As she approached the renovation of a language lab at the University of Virginia, Jennifer Greenhalgh, owner of Jackson + Park Design, faced a challenge. On any given day, multiple students were in the space, speaking various languages to each other or with an online partner. All those intermingled voices weren’t simply noisy; they were disruptive to the students. They needed a space where they could concentrate.
The solution? An acoustical design that would help absorb the voices. Greenhalgh found that in Xorel Artform, an acoustical paneling system installed on the walls. She worked with the design team at Carnegie, inventor of the pioneering Xorel textile, to choose among 11 panel shapes and 300-plus patterns, colors, and textures to find the perfect fit for the space. The resulting installation created an environment where students could focus on speaking and listening. In addition, it’s bright and vibrant—a vast improvement over the previously dull, gray room. “It made it more fun to be in that space,” Greenhalgh says.
5 Things to Consider When Designing for Sound
1. Focus On Versatility.
When thinking about designing for sound, forget a cookie-cutter approach. “Every activity has its own challenges, and therefore its own acoustical design,” says Heather Bush, executive vice president of creative for Carnegie.
With the language lab, as in all educational settings, acoustics are fundamental, Bush says. If students can’t concentrate due to noise, they won’t be able to succeed. But what works for one student may be untenable for another, adds Mary Holt, executive vice president of creative for Carnegie. Someone may work best with a radio playing, while that would drive others, including Holt, to distraction. “Sound and problems with sound are very individual,” she says. “You’re trying to create solutions that are flexible enough to work for different people in different spaces.”
For example, Carnegie worked with furniture manufacturer Vitra on its New York office. Vitra’s open layout allows for ample collaboration between employees. However, they needed to add some visual and acoustic privacy. That’s where Carnegie’s acoustic sheers came in. Installing Betacoustic drapes around a videoconferencing area as well as a customer-facing space dampened sound while preserving the light flow throughout the room.
2. Consider Installation and Maintenance.
When choosing an acoustic solution, it’s important to consider not only the finished product but the process of getting there, too. For Greenhalgh, the installation process was stress-free. The panels were affixed using a heavy-duty adhesive following the design created by her partners at Carnegie. And unlike other panel systems, Xorel Artform is easily cleaned by wiping the panels down, preventing a buildup of dust or grime.
3. Collaborate With Your Suppliers.
Greenhalgh used Carnegie’s Design Ally program to determine exactly which color, texture, and pattern to use in the language facility, as well as in subsequent projects at the University of Virginia. Design Ally is exactly as it sounds: Carnegie’s design team supports and guides the client through the entire process to ensure the end result enhances their vision.
By lending their expertise and perspective, the Carnegie designer helps bridge the gap between the client’s challenges and the product solution. The customer benefits from this knowledge, and Carnegie in turn gains an in-the-trenches look at how the textiles are being used in the real world—and what trends are on the horizon. “At Carnegie, we try to think of ourselves as the designer’s ally in every element of what we’re doing,” Holt says.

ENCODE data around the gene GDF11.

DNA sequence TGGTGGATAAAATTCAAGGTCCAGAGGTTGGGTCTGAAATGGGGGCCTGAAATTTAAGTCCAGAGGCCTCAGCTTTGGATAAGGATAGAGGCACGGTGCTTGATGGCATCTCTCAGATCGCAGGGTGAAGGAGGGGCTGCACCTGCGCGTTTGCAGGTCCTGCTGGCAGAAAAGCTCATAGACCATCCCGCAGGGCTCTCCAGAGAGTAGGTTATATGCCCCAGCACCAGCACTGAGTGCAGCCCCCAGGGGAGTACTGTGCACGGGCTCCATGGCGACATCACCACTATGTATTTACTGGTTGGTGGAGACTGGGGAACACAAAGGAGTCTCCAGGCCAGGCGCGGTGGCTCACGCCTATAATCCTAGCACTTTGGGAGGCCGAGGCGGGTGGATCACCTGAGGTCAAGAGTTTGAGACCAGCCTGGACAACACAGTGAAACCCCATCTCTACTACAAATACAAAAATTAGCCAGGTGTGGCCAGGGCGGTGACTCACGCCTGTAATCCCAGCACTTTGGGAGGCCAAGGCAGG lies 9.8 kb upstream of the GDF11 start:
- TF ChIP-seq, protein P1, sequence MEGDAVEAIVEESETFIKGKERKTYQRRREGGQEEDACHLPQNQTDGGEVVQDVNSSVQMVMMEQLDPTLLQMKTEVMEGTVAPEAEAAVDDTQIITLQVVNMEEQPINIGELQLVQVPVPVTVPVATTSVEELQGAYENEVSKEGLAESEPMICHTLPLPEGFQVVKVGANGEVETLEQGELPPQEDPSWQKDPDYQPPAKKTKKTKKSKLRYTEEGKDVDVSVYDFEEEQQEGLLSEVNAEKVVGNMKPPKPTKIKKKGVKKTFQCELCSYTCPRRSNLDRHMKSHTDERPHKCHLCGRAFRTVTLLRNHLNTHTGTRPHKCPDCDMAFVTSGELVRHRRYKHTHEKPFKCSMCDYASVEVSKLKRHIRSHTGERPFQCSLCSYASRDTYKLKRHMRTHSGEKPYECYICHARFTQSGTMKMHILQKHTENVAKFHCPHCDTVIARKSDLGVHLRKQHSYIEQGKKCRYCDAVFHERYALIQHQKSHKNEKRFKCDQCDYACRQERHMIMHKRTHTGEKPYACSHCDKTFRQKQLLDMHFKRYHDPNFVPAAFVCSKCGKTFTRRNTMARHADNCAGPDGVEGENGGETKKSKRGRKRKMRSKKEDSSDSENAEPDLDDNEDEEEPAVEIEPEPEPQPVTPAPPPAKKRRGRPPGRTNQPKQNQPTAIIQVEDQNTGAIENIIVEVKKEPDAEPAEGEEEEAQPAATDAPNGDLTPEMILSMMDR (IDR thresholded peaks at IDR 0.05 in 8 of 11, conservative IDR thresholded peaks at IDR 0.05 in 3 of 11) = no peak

4. Be Prepared for Unintended Consequences.
The move toward open-concept workspaces and sustainable design has revolutionized how people work. But it’s also equalled some unexpected results. The increased focus on daylighting means spaces often have large windows, which cause sound to reverberate, Holt notes. And quieter, high-efficiency HVAC systems are great for reducing energy bills, but their previous iterations, while noisy, may have been masking sounds in a productive way. Luckily, there are solutions to these new challenges.
At the Children’s Hospital of Philadelphia’s pediatric research center, which opened in 2017, there are no interior columns, allowing for an open and collaborative space. But Holt says researchers needed some quiet spaces within that environment. Carnegie’s acoustic sheers solved that problem. “We’re working differently and experiencing spaces differently,” Bush says.
5. Choose Planet-Friendly Suppliers and Products.
Today’s specifiers expect manufacturers to make environmentally responsible choices. Carnegie’s commitment to sustainability means its products are all free of PVCs, and Xorel textiles are Cradle-to-Cradle certified. In addition, Carnegie is the only certified B Corp in the industry, meeting rigorous standards in social and environmental performance, accountability, and transparency. Bush says these credentials are increasingly important. “Designers are searching for good products that are environmentally sound and certified,” she says.
A Tale of Two Textiles
When you’re considering textiles from an acoustic perspective, there are two main types of products, Holt explains: acoustically transparent and acoustically absorbent. Carnegie offers multiple iterations of both varieties. So what’s the difference?
Acoustically transparent: These allow sound to pass right through the fabric. Because the sound waves aren’t deflected, these textiles are used to wrap acoustical panels. The sound is able to pass through the fabric into the panel, which then absorbs it as designed.
Acoustically absorbent: These fabrics absorb the sound. In the past, heavy velvet was the go-to absorbent fabric. However, Carnegie has developed lighter, airier textiles in recent years that thoroughly absorb noise without sacrificing a modern aesthetic.